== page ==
Detail from Andreas Vesalius’s idealized depiction of the shapes and sizes of the parts of the eye, and how they fit together. From Andreas Vesalius, De humani corporis fabrica (On the Fabric of the Human Body), 1543. The Huntington Library, Art Collections, and Botanical Gardens. Photo by Kate Lain.

The 2016–17 Dibner Fellow in the History of Science and Technology, Tawrin Baker, revealed the way 16th-century intellectuals perceived the eye and the process of sight by analyzing the groundbreaking anatomy book De humani corporis fabrica (On the Fabric of the Human Body) by anatomist and physician Andreas Vesalius. Read “Visualizing the Anatomy of the Eye.”

The papers of award-winning science fiction writer Octavia E. Butler (1947–2006) came to The Huntington in 2008. Today, the Octavia E. Butler Collection is one of the most actively researched archives at The Huntington. Ayana Jamieson, founder of the Octavia E. Butler Legacy Network and the awardee of the Helen Bing Fellowship at The Huntington, gave a preview of the conference that she co-convened in June to explore the evolving, transdisciplinary work that scholars have conducted based on Butler’s archives. Read “Mining the Archive of Octavia E. Butler.”

Last summer, we showed off our thriving Lily Ponds—among the first themed gardens developed at The Huntington—when they were at their seasonal peak after a major cleaning and restoration. The photos of vibrant blooms and colorful koi may make you long again for that time of year. Read “Flourishing Lily Ponds.”

During a four-week program at The Huntington during the summer of 2017, girls from the Pasadena YWCA had an opportunity to engage with the history of that organization through some unique historic materials in the collections, including archival photographs of their counterparts from the past century. The albums are part of the Library’s Pasadena YWCA Collection. Proper handling of archival materials was part of the lesson. Photo by Lisa Blackburn. The Huntington Library, Art Collections, and Botanical Gardens.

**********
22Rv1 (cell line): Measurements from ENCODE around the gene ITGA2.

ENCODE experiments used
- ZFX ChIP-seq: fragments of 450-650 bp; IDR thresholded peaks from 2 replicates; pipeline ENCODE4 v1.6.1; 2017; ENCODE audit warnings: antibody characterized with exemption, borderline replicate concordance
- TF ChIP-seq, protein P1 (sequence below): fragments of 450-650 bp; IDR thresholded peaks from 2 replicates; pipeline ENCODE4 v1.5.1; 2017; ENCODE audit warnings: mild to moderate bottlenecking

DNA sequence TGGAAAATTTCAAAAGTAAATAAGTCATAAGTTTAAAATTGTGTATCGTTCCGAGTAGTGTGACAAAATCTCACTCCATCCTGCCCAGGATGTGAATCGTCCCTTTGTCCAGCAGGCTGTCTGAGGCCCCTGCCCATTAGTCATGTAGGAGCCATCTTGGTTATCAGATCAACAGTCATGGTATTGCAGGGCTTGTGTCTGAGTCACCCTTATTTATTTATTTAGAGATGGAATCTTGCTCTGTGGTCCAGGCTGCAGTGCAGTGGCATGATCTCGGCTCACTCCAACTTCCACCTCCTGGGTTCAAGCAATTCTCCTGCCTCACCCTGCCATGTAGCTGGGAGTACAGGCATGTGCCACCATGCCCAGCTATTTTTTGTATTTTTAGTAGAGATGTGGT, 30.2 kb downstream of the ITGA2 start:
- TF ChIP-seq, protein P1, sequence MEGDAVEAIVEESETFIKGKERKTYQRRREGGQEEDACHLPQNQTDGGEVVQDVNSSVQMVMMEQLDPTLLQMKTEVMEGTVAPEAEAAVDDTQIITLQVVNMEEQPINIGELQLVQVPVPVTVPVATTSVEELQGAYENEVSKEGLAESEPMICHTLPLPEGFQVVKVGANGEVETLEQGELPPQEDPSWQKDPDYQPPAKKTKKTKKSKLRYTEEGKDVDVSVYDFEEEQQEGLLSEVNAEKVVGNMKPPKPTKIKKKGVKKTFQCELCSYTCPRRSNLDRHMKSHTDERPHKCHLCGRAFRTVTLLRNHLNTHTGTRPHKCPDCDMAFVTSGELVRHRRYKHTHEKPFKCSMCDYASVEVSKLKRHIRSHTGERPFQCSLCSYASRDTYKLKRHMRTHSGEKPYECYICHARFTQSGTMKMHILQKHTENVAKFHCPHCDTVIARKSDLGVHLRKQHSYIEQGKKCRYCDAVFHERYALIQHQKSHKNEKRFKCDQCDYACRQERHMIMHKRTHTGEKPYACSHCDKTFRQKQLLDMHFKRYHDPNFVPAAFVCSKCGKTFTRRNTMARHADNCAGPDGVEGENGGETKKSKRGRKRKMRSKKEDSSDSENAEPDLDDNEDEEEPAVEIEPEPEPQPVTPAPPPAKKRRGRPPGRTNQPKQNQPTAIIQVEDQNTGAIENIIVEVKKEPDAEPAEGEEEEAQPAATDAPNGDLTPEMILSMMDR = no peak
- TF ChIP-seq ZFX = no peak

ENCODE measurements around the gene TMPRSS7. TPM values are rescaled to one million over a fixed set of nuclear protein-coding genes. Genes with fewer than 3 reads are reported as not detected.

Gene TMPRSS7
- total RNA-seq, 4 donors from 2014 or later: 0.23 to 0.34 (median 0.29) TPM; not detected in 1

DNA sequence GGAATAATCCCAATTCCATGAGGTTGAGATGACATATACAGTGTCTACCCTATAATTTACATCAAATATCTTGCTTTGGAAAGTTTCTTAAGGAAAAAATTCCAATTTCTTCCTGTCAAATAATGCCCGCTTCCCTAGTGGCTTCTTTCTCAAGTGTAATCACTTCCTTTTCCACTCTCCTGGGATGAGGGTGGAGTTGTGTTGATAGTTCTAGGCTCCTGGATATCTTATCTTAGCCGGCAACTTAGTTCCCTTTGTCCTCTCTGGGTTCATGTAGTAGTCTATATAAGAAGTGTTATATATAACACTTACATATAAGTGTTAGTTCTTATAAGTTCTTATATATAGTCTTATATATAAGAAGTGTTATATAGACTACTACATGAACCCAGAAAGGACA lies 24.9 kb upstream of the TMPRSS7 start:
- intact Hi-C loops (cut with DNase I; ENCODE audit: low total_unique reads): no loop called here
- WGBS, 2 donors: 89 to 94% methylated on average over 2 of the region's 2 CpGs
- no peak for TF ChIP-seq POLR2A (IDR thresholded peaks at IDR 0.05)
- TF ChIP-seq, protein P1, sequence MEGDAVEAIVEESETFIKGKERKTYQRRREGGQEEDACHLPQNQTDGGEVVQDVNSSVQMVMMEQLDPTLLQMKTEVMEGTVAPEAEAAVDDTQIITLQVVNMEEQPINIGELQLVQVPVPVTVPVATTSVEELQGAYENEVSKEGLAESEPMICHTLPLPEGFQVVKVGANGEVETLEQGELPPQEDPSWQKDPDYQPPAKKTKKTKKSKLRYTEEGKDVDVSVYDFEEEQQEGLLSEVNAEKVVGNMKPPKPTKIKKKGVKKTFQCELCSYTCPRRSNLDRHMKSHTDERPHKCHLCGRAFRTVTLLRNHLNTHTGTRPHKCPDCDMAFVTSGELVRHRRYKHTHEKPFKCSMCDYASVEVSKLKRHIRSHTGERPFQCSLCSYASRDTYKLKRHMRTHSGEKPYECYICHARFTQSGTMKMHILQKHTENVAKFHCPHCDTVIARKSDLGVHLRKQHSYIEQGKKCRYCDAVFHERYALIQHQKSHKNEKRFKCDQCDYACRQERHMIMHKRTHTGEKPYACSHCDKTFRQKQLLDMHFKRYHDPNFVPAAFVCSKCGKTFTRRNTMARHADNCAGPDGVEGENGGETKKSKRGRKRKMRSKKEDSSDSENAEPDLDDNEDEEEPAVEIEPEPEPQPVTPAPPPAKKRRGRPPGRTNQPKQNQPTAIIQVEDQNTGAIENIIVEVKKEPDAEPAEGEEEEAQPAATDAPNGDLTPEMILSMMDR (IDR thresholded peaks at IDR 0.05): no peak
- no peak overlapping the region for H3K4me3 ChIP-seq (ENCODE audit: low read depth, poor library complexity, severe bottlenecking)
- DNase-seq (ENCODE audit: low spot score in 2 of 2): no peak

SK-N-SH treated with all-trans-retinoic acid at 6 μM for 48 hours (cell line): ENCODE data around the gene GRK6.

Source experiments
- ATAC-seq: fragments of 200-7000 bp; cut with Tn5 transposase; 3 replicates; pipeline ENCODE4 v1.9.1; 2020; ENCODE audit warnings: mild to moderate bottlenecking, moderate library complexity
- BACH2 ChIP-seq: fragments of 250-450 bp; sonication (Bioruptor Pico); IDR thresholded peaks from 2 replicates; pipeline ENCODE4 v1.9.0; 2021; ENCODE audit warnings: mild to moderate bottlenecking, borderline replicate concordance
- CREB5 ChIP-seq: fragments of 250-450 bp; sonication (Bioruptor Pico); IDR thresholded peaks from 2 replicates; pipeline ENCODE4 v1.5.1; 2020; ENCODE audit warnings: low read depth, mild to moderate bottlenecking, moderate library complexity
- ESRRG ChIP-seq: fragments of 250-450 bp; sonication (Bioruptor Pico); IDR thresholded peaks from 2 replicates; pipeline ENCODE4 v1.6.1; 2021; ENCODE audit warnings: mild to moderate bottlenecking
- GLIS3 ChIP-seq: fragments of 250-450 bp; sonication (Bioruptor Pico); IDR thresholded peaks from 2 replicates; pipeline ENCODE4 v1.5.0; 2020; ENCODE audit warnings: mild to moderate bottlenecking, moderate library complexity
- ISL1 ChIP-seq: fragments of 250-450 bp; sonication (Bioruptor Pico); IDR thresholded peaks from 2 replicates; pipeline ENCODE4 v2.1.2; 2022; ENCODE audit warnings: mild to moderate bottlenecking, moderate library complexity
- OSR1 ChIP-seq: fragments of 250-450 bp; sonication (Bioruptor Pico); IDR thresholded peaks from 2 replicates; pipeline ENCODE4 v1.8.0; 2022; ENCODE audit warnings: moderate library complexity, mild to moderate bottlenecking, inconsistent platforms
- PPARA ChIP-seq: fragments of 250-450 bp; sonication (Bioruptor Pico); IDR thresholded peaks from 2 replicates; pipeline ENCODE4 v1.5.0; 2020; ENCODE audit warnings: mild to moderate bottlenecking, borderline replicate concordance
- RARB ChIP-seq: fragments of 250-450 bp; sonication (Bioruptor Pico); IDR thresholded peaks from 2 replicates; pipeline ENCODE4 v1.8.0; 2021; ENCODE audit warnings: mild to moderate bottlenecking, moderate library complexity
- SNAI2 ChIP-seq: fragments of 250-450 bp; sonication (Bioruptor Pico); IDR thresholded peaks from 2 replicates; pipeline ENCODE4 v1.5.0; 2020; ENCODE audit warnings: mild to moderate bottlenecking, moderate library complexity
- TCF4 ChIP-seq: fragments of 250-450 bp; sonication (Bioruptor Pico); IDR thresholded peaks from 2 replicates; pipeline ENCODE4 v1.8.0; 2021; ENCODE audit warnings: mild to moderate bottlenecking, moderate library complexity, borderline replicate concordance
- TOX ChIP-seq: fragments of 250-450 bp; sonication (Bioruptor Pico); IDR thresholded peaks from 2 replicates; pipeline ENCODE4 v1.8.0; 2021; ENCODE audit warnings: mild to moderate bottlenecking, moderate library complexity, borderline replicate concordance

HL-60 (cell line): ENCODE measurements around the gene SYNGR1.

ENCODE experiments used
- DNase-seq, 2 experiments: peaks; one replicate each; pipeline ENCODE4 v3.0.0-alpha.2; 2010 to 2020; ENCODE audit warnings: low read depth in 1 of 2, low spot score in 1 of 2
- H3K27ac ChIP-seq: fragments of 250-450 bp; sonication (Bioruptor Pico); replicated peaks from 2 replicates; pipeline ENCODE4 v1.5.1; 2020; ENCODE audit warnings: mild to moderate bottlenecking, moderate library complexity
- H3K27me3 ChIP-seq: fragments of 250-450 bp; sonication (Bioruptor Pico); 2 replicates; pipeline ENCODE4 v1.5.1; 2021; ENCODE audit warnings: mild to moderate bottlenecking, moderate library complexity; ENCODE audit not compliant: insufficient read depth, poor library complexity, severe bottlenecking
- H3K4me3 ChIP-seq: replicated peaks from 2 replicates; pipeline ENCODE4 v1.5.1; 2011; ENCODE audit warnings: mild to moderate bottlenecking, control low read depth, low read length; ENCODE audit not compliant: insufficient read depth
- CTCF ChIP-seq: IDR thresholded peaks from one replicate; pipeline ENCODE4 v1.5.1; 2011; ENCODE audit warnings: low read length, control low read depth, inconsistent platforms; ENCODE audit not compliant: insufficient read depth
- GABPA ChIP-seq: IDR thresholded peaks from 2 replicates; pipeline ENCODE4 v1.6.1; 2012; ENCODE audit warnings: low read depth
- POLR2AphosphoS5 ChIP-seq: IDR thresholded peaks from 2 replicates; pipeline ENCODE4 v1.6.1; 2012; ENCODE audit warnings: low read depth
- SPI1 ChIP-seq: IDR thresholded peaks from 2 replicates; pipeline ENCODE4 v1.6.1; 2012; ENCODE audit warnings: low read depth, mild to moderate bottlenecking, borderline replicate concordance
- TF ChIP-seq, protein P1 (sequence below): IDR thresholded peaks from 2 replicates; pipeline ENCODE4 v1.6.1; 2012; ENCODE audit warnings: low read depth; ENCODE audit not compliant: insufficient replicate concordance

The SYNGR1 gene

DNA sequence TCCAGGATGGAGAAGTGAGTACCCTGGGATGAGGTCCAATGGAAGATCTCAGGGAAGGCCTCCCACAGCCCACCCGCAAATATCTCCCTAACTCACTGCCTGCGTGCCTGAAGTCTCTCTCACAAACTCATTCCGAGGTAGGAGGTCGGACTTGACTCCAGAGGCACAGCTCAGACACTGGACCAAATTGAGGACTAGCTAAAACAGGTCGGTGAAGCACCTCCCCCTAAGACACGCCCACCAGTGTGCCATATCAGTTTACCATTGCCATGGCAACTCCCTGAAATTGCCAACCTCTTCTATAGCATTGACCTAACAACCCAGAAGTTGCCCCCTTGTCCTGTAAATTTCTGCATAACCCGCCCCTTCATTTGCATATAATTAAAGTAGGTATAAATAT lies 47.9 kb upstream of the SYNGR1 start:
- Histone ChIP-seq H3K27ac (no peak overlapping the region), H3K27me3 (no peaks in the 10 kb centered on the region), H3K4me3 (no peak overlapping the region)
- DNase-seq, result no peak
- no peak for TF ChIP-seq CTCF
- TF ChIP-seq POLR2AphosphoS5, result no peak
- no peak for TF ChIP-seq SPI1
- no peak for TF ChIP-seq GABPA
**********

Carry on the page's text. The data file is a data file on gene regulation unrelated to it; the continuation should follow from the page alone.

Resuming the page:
We shared an inspiring story about a group of 100 middle school girls in the YWCA’s Girls’ Empowerment Camp who got a chance to go behind the scenes in the Library for an up-close and personal encounter with materials from the collections. Read “Making History Personal.”

Julia Cury, an undergraduate at Princeton University who served as a curatorial intern in the Art Collections, gave us a rare glimpse inside hidden compartments of furniture in the Virginia Steele Scott Galleries of American Art. Read “Inside Secrets.”

Another art intern, Molly Curtis, a master’s degree candidate in art history at UC Irvine, contemplated why the painters George Tooker (1920–2011) and Edward Hopper (1882–1967) intentionally left out key narrative elements in their works. Read “Deliberate Omissions.”

We hope you have enjoyed learning more about The Huntington’s collections through Verso. Please join us next year for more stories that we hope will instruct and delight.

Detail from George Tooker’s Bathers (Bath Houses), 1950, egg tempera on gessoed board, 20 3/8 x 15 3/8 in. The Huntington Library, Art Collections, and Botanical Gardens. Copyright Estate of George Tooker, Courtesy of DC Moore Gallery, New York.

Kevin Durkin is editor of Verso and managing editor in the office of communications and marketing at The Huntington.